Auburn. Appalachian State. Boise State. Texas. USC. Fresno State. Boston College. Cal.
With the five-year anniversary of Wisconsin knocking off Kentucky in the 2015 Final Four (and nothing else to talk about), there has been a lot of reminiscing. Stories about where you were and who you were with, celebrating one of the most iconic sports moments in Wisconsin basketball history. This is the event that if you mention you’re a Wisconsin basketball fan, strangers with no ties to Madison would mention it.
What’s the football version? What’s the moment that Badger fans build mental shrines to, that our haters in the Big 10 envy, that captures some large part of the national attention? What’s our Kick Six, our I-AA over the No. 5 team, our Statue of Liberty, our 2005 National Championship, our “Reggie Bush Thesis Statement,” our “FLUTIE DID IT,” our “The ball is still loose, as they get it to Rodgers! They get it back now to the 30, they’re down to the 20... Oh, the band is out on the field! He’s gonna go into the end zone! He got into the end zone! Oh, my God! The most amazing, sensational, dramatic, heart-rending... exciting, thrilling finish in the history of college football! California has won the Big Game over Stanford.”
I have a few suggestions.
1963 Rose Bowl
AND THEY START WITH A LOSS. This is No. 1 USC holding off No. 2 Wisconsin’s furious fourth quarter rally in Granddaddy of them All. It was played 22 year before I was born, but still shows up on internet listicles of “greatest bowl games.”
1994 Rose Bowl
Badger fans turning out in droves to turn UCLA’s home stadium into Camp Randall West to see Barry Alvarez take a Wisconsin football team that was a multi-decade-long laughingstock into one of the Big 10’s powers. Darrell Bevell celebrating the exact second his foot hit the goal line. My mom said if Wisconsin won, my brother and I could each have a Seroogy’s bar. That’s how important this was.
On a burst through Iowa’s defense, Ron Dayne put his name in the NCAA record books as the all-time leading rusher in college football - sit down San Diego State, nobody wants your asterisk soliloquy.
2003/2010 Ohio State
How do you pick? Both were night games with massive implications. Do you lean to the “knocking off the defending national champions with a massive win streak,” with the dramatics of a backup QB throwing to Lee Evans after a double move that I might as well have tattooed on the inside of my eyelids? Or, do you want the “we’re back!” poetry of that 2010 team using the win as a springboard to the first Big 10 title in 10 years? Does the fact College GameDay was at the 2010 one matter? Ehh?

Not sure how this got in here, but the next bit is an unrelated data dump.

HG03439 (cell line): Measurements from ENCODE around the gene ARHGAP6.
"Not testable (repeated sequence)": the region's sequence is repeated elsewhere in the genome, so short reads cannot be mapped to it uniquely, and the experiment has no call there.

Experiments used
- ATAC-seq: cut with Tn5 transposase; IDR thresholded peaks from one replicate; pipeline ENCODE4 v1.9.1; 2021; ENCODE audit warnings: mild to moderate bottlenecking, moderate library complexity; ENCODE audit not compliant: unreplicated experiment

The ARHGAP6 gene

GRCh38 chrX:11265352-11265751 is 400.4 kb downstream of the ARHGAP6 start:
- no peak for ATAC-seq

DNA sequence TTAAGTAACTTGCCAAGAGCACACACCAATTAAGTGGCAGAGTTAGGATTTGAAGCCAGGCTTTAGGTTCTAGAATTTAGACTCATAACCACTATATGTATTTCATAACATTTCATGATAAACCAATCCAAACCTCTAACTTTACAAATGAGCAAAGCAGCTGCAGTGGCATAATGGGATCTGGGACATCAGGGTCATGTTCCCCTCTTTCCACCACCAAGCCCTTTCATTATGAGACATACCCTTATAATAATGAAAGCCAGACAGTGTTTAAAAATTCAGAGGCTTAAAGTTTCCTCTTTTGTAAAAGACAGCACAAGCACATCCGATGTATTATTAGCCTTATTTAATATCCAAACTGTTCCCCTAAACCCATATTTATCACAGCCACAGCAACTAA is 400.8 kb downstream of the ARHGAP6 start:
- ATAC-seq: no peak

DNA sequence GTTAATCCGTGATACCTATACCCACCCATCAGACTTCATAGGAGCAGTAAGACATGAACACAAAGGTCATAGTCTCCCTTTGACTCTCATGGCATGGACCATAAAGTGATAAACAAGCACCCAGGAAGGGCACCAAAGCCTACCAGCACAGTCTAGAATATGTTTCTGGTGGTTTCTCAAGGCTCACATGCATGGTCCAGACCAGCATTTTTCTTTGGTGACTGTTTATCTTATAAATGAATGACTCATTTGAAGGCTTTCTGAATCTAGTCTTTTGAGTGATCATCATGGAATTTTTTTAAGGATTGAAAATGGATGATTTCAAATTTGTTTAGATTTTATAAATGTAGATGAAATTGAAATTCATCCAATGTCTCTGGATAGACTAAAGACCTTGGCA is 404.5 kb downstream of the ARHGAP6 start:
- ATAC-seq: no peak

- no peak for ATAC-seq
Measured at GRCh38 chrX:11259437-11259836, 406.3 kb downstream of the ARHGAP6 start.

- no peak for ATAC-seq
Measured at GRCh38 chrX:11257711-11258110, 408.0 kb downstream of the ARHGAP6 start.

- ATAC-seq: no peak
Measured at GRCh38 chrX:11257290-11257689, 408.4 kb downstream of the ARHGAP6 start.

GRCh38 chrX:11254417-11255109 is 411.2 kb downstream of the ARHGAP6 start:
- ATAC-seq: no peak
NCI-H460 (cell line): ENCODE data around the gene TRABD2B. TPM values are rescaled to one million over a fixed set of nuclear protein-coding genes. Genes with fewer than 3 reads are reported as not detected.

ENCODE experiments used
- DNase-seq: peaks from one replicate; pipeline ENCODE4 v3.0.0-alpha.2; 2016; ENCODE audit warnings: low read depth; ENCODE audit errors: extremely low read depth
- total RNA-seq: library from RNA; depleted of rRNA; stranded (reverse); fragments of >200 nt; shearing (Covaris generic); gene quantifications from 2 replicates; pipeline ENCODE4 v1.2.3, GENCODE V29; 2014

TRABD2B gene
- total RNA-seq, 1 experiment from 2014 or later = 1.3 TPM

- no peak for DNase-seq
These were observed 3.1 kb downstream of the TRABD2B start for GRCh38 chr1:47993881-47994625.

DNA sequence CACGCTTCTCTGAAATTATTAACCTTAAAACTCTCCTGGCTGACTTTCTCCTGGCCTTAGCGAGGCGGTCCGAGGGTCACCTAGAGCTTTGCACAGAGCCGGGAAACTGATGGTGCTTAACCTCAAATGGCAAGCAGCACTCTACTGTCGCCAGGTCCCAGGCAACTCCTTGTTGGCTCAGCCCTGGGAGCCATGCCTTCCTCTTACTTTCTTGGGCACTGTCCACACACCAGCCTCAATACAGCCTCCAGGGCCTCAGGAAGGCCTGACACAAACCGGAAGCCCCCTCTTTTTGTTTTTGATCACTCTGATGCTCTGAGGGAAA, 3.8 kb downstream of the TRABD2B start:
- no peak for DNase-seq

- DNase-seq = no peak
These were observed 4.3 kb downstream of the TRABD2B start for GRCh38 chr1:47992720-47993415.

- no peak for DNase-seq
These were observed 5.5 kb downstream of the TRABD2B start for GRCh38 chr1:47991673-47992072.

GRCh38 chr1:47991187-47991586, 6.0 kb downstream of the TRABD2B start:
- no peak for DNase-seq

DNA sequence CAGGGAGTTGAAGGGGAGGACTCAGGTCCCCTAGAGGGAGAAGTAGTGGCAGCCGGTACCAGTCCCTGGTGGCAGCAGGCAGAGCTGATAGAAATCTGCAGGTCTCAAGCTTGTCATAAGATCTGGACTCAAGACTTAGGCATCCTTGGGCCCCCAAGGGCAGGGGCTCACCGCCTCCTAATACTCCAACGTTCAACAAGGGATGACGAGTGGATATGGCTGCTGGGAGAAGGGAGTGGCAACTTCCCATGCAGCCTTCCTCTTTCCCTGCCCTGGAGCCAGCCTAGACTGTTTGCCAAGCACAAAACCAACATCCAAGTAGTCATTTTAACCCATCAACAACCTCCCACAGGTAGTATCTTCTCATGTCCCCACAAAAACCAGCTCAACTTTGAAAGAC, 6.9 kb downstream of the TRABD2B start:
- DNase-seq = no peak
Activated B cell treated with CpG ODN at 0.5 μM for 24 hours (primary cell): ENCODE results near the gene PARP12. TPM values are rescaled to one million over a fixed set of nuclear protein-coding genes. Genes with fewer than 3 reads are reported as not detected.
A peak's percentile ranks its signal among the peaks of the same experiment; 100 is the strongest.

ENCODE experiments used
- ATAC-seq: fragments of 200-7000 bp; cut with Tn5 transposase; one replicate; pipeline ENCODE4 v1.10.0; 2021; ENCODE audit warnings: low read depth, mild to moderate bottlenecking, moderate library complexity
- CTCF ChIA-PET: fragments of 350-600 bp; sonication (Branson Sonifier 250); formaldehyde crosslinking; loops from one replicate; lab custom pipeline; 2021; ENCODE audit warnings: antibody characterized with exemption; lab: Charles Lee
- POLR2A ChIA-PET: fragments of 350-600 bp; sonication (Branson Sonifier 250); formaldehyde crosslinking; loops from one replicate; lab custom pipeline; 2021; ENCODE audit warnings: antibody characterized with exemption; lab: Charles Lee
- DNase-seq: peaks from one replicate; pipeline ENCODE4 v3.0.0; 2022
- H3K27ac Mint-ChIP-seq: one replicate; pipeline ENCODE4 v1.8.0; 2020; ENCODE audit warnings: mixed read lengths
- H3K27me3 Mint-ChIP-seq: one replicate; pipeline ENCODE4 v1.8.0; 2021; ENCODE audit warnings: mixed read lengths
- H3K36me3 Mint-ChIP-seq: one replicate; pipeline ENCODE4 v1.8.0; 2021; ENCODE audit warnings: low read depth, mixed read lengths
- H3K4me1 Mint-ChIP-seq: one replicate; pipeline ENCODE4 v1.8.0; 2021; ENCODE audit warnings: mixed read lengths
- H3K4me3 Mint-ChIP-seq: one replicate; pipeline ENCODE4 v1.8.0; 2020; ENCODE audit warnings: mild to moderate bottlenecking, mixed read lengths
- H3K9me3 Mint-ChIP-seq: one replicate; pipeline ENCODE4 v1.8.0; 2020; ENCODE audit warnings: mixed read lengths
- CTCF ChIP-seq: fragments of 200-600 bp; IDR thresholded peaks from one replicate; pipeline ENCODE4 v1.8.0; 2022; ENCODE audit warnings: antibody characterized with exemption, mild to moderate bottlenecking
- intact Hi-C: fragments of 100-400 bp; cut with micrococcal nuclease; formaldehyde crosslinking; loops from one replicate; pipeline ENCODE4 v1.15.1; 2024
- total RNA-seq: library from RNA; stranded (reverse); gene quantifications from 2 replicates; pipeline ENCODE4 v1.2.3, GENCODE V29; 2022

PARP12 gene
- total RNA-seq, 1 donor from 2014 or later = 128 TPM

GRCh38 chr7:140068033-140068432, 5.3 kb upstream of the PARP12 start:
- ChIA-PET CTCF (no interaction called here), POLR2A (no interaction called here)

A national record broken in three quarters of work, Melvin Gordon’s doctoral thesis on Badger football establishing the run reverberated around sports. Matt Hinton captured it so well in his recap of that weeks action: “Grange got Grantland Rice eulogizing the exploits of the “Gray Ghost”; Gordon got NFL stars reacting on Twitter.” Even though his record fell in a scant week, Samaje Perine’s work against Kansas didn’t get the same attention. I scared myself by only missing one letter in his name when I looked it up.
My answer is we don’t have one yet. College football’s history is long, regional, complicated, and deeply personal. I can tell people about the beat up red couch I watched the 1994 game sitting next to, or the Ogg Hall lounge with others that were dumb enough to not buy football tickets, or tell my friend’s dad the last time we saw each other was the Melvin Gordon game. I also have the University of Wisconsin deeply woven into my life in multiple ways. I don’t know if any of those moments resonate with people that have that same relationship with Auburn, or Texas, or Cal.
That’s also why we watch sports. Sometimes, you get a 2015 Kentucky, and it makes the 2014 Kentucky bearable. But your ticket never says “This game you’ll want to remember for the rest of your life.” With around 130 major college teams, the odds are good there will be other fan bases that can claim a higher high. We hope for those moments that make the losses palatable.
What’s The Most Iconic Badger Football Game?
This poll is closed
1963 Rose Bowl
1994 Rose Bowl
2003 Ohio State
2010 Ohio State